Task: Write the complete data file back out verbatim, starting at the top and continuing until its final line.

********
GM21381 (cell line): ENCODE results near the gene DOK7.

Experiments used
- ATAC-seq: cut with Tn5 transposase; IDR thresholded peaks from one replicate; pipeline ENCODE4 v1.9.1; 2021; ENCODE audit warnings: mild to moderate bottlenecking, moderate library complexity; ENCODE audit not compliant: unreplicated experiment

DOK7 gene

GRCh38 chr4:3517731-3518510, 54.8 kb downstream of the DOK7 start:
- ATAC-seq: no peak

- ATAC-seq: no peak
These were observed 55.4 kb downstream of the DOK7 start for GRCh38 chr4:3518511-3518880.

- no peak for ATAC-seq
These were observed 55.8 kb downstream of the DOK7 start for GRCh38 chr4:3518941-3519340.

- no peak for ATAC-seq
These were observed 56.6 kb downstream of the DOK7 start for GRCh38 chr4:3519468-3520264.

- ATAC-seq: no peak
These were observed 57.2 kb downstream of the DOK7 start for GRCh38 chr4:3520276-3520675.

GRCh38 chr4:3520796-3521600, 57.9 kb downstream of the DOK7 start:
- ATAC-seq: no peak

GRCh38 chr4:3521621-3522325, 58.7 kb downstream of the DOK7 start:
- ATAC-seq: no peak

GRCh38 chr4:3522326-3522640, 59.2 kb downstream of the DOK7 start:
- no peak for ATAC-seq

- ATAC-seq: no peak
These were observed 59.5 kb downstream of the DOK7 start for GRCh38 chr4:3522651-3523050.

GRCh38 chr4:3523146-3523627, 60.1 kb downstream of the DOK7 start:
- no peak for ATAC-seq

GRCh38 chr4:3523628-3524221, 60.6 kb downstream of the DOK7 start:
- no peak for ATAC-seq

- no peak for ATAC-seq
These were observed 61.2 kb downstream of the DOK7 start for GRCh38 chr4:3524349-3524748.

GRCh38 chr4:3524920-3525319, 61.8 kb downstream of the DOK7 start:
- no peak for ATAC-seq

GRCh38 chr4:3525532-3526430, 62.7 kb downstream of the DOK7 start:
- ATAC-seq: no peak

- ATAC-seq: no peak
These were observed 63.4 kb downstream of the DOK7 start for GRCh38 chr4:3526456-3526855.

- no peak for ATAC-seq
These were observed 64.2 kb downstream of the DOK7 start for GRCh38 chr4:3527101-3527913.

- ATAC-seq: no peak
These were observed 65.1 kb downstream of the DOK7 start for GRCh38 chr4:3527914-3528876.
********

GM21381 (cell line): ENCODE results near the gene DOK7.

Experiments used
- ATAC-seq: cut with Tn5 transposase; IDR thresholded peaks from one replicate; pipeline ENCODE4 v1.9.1; 2021; ENCODE audit warnings: mild to moderate bottlenecking, moderate library complexity; ENCODE audit not compliant: unreplicated experiment

DOK7 gene

GRCh38 chr4:3517731-3518510, 54.8 kb downstream of the DOK7 start:
- ATAC-seq: no peak

- ATAC-seq: no peak
These were observed 55.4 kb downstream of the DOK7 start for GRCh38 chr4:3518511-3518880.

- no peak for ATAC-seq
These were observed 55.8 kb downstream of the DOK7 start for GRCh38 chr4:3518941-3519340.

- no peak for ATAC-seq
These were observed 56.6 kb downstream of the DOK7 start for GRCh38 chr4:3519468-3520264.

- ATAC-seq: no peak
These were observed 57.2 kb downstream of the DOK7 start for GRCh38 chr4:3520276-3520675.

GRCh38 chr4:3520796-3521600, 57.9 kb downstream of the DOK7 start:
- ATAC-seq: no peak

GRCh38 chr4:3521621-3522325, 58.7 kb downstream of the DOK7 start:
- ATAC-seq: no peak

GRCh38 chr4:3522326-3522640, 59.2 kb downstream of the DOK7 start:
- no peak for ATAC-seq

- ATAC-seq: no peak
These were observed 59.5 kb downstream of the DOK7 start for GRCh38 chr4:3522651-3523050.

GRCh38 chr4:3523146-3523627, 60.1 kb downstream of the DOK7 start:
- no peak for ATAC-seq

GRCh38 chr4:3523628-3524221, 60.6 kb downstream of the DOK7 start:
- no peak for ATAC-seq

- no peak for ATAC-seq
These were observed 61.2 kb downstream of the DOK7 start for GRCh38 chr4:3524349-3524748.

GRCh38 chr4:3524920-3525319, 61.8 kb downstream of the DOK7 start:
- no peak for ATAC-seq

GRCh38 chr4:3525532-3526430, 62.7 kb downstream of the DOK7 start:
- ATAC-seq: no peak

- ATAC-seq: no peak
These were observed 63.4 kb downstream of the DOK7 start for GRCh38 chr4:3526456-3526855.

- no peak for ATAC-seq
These were observed 64.2 kb downstream of the DOK7 start for GRCh38 chr4:3527101-3527913.

- ATAC-seq: no peak
These were observed 65.1 kb downstream of the DOK7 start for GRCh38 chr4:3527914-3528876.